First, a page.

Worrying is one of my most exceptional talents, as illustrated last week when preparing to travel to New York City.
I strongly connect with the phrase “dress rehearsing tragedy.” If life starts to stabilize, I worry about the other shoe readying to drop.
Nearly three months before last week’s trip to New York, the actual “worst” happened. After flying into the same city and rehearsing with my (at that time) brand new dance colleague, a health crisis struck me. After passing out cold at a restaurant, I could barely move for days. We later learned my liver labs had spiked and my pancreas likely flared, which eventually led to a hospitalization.
While preparing to perform our now-perfected pas de deux, I recalled that nightmare and fear paralyzed me.
“My worst-case scenario happened last time I was here,” I explained to my colleague, who I now call my dance husband.
“But you would never have the partnership we have now if that hadn’t happened,” he replied.
That is true. Weeks after the crisis, my dance husband and I traveled to Seattle as a team. We would never have gotten so close if we hadn’t experienced unexpected pain in New York when we barely knew each other.
An adage I often share with my dancers is, “Bad dress rehearsal, good show!” Even if it’s superstitious quackery, a terrible dress frequently implies a wonderful performance. What would happen if we applied that concept to health?
Perhaps if I let myself feel my fear — both before and after traumatic physical proceedings — I’d stop showing up late to my own psyche. Avoiding fear doesn’t give more control as a sometimes-sick person, rather, it further disconnects me.
Lately, I’ve been deeply disconnected. I’ve felt the type of sad that hopes my girls will “hurry up and go to bed” so I don’t have to hide my emotions anymore. It’s the type of sad that resents my loved ones because I don’t want to smile for them (though I will).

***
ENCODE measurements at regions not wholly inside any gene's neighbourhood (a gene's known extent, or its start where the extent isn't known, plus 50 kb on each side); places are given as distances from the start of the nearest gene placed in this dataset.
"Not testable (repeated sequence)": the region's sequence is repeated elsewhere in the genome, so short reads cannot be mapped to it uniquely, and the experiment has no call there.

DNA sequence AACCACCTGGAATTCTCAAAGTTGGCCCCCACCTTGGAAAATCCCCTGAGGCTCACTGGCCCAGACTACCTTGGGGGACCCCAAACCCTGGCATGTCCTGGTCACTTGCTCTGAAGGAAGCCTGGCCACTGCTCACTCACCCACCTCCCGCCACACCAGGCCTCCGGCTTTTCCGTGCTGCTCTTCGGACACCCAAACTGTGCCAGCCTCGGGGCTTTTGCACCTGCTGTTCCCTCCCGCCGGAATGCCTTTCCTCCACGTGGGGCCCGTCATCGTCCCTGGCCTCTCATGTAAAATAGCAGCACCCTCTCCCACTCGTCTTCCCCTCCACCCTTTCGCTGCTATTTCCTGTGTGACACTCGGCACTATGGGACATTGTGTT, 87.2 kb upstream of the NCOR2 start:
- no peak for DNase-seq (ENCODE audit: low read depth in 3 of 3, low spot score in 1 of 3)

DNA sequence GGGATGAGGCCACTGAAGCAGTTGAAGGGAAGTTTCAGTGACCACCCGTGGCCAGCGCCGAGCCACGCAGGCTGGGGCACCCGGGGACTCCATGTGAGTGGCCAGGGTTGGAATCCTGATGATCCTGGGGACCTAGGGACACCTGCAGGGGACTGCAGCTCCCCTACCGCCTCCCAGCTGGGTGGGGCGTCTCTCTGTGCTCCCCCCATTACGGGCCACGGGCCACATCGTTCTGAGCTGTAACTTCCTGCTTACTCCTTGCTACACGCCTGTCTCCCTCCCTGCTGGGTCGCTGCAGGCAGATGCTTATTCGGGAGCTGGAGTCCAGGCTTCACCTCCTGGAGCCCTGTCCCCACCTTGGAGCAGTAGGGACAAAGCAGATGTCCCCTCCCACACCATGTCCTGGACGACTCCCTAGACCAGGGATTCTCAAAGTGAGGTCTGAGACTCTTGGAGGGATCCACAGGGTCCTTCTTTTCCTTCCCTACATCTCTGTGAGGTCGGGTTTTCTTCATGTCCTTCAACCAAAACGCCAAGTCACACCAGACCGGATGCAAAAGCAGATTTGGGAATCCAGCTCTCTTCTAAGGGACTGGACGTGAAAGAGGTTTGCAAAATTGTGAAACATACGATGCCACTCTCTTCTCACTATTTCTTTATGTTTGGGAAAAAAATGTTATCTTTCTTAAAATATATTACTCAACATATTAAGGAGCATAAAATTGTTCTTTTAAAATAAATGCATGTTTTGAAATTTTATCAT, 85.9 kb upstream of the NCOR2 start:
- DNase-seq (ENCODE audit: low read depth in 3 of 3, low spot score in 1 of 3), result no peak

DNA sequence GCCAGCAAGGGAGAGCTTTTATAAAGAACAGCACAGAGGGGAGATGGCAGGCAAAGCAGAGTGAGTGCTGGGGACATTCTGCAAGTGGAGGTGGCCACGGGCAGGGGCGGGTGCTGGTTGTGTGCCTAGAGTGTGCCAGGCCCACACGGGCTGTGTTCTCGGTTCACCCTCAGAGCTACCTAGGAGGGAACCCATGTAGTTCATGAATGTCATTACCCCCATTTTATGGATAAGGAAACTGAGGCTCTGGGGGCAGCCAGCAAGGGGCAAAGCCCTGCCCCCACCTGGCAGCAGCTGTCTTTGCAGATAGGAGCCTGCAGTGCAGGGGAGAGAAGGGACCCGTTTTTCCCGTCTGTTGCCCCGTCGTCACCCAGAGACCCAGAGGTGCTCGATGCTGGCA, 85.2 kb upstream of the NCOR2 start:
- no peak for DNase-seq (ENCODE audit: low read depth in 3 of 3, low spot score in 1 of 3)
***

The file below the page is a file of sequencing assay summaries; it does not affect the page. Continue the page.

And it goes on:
The catalyst for this is fairly simple: I have little control over my own body. Whether evident through the decisions of politicians I’ve never met before, a stranger in New York screaming instructions on the street for what I should be doing with my mouth as a woman (it wasn’t “eloquently express my sadness through meticulously honed rhetoric”), or most of all, our healthcare system.
Due to medical bankruptcy described in my previous column, I now have to start from scratch in building my medical team.
“The problem isn’t you,” my dance partner said. “The problem is the system.”
He’s right, but sometimes it’s also me. I can be apathetic with appointments if I’m not in a crisis. Where I used to wave the complaint flag too often at first decline, I now wave it too little, wanting to live between major maladies. Some pain feels worth it. Creating boundaries seems wise.
My body is mine, right? Yet instead of disconnecting from the negative sides of health, sometimes I instead disconnect from the positives. Being “broken up with” by doctors over money hurts, but realizing how little control I actually have hurts most of all.
“This is an opportunity to start fresh,” my dance husband said, “to pick people whose lips you can read easily (I’m Deaf) or who aren’t hours away.”
It’s a chance to stop dress rehearsing and start building a dream cast for the future. Even so, it’s hard to find the silver lining in sadness.
Most days, I wish I could set boundaries with the world; dictate when they can touch and treat and testify to my body, and when they can’t. I wish that what I do with my mouth (including smile) was my own choice, and not something demanded by another. And I wish, most of all, that my body was sacredly mine.
For now, maybe it’s the sadness that is sacred? Maybe all we can do is feel it or write it down even when it’s fearful to feel. And then, when it’s our choice and the time is right, get back to what we really want to do.
Note: Cystic Fibrosis News Today is strictly a news and information website about the disease. It does not provide medical advice, diagnosis, or treatment. This content is not intended to be a substitute for professional medical advice, diagnosis, or treatment. Always seek the advice of your physician or other qualified health provider with any questions you may have regarding a medical condition. Never disregard professional medical advice or delay in seeking it because of something you have read on this website. The opinions expressed in this column are not those of Cystic Fibrosis News Today, or its parent company, BioNews Services, and are intended to spark discussion about issues pertaining to cystic fibrosis.